Part of my job is hiring people. I’m looking for a job right now, and each time I apply for a position, I try to write the kind of cover letter I’d want to read.
At some point in the last few decades, we got it in our heads that the cover letter is supposed to communicate your passion for the position. So most cover letters read something like this.
Dear Cheese Grater Company, I am abnormally excited to get the chance to apply for a software developer role at your company. I have always loved cheese, and grating things, since I was the teensiest of tiny wee ones. My passion has not flagged since that time; nay, it has grown by leaps and bounds. My life has revolved around the grating art and the cheese that is processed therein. I challenge any human on earth to fight me to the death if they think they love cheese graters more than I do. I beg you, do not deny me the chance to prove my burning devotion to cheese and the graters that so nicely grate it. Yours in cheese, Evan. P.S. Please respond soon or I will probably explode. P.P.S. CHEEEEEEEEEEEEEEEEEEEEEEEEEEESE GRATEEEERRRRRRRRRRRSSSS
This is not really useful.
What a good cover letter does is help the hiring manager, who is going through a pile of dozens or hundreds of resumes, determine if you meet the requirements for the job. Everyone hates this part of hiring; it’s a real grind. A lot of cognitive effort is going into deciphering the different formats of resumes to figure out if the candidate meets the prerequisites for the job.
So, if the job requires a CS degree or similar technical degree, they’re looking for the part of the resume that lists EDUCATION, and trying to find a bachelor’s degree in CS. If it’s in something else, they have to decide if that other major is technical enough to qualify as a CS degree.
If the job requires 3 years of experience as a software developer, they’re looking at the EXPERIENCE section, reading the job titles and descriptions to see if you qualify as a software developer, and then doing the date math to see if they add up to a total of 3 years of experience.
In other words, they have a bunch of requirements, expressed in the job description, and they have to figure out if your qualifications, expressed on your resume, meet those requirements.
There are two kinds of people who will be doing this screening. There’s a talent coordinator or HR person, for whom this is a big part of their job, so they’re motivated to do it, but who might not be that familiar with industry jargon. So they might not know that a “tools lead” is another way of saying “software developer”, or that “CouchDB” qualifies as a “NoSQL database”.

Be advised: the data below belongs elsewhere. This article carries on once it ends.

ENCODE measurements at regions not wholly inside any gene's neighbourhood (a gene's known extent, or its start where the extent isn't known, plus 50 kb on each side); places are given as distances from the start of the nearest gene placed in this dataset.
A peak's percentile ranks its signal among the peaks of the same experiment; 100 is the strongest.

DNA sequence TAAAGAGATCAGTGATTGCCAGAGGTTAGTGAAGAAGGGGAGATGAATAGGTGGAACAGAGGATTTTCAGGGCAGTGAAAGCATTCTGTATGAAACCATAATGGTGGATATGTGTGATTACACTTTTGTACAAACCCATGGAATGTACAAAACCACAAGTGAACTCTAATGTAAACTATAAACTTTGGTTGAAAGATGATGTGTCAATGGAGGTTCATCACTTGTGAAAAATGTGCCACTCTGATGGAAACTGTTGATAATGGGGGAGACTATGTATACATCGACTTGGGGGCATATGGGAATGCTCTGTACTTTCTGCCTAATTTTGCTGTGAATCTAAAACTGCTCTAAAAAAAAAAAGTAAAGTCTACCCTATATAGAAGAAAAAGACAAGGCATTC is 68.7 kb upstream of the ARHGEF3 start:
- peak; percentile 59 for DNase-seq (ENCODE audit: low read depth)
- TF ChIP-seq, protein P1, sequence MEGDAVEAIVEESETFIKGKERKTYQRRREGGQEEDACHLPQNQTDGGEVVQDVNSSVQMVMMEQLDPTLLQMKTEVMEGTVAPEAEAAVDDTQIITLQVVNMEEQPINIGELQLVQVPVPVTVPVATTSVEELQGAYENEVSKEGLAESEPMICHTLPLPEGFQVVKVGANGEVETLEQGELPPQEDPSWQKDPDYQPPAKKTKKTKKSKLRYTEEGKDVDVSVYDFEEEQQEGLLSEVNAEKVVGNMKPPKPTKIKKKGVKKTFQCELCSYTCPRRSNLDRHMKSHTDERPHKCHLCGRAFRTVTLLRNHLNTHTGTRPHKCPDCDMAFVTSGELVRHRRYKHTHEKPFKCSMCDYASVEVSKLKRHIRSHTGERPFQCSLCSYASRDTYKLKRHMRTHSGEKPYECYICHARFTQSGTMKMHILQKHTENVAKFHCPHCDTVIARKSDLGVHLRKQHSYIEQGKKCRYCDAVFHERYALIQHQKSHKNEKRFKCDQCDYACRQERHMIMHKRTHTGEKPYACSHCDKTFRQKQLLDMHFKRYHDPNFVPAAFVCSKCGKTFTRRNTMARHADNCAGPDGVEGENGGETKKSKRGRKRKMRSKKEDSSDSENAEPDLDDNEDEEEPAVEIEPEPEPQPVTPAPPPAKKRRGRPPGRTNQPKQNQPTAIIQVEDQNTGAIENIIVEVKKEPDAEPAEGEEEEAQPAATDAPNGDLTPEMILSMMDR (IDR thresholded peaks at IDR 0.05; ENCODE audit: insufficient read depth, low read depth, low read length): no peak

The other kind of person who’s doing the screening is the manager who’s hiring for the role. They are already overworked, which is why they are hiring in the first place, and they don’t want to spend a lot of time on it. So, they’re likely to just skip over any resume that makes them think too hard, and they’d love to have some shortcuts that helps them put more resumes in the “To Interview” pile.
So, the big thing you can do as an applicant to make everyone’s life easier is by doing the hard work for them. Use your cover letter to connect their requirements to your qualifications, as briefly and explicitly as possible.
So for a job that needs a CS bachelor’s and 3 years of software developer experience, just say how you qualify.
I’m applying for the software developer position. Here’s how my experience maps to your requirements.
- “CS bachelor’s degree or equivalent.” I have a bachelor’s degree in computational biology, which is a branch of biology involving a lot of data manipulation and programming.
- “3 years of software developer experience.” I did a 6-month software development internship at Acme Co, then two years as a junior developer at Mega Corp, followed by three years as a lead developer at Games R Us, for a total of 5-1/2 years.
- “Experience with NoSQL databases”. I have not used NoSQL databases, but I worked with PostgreSQL at Mega Corp.
It’s OK if you don’t meet every single prerequisite on the job description. It’s good to be explicit about that; don’t try to bluff or minimise the requirement.
You can try to explain your qualification for softer requirements, like “You must be a self-starter” or “You communicate well”, with examples from your life. Or you can just save that for the interview process.
One extra benefit of this kind of cover letter is that it shows the hiring manager that you’ve actually read the job description all the way through, that you know what the job is, and that you want it anyway.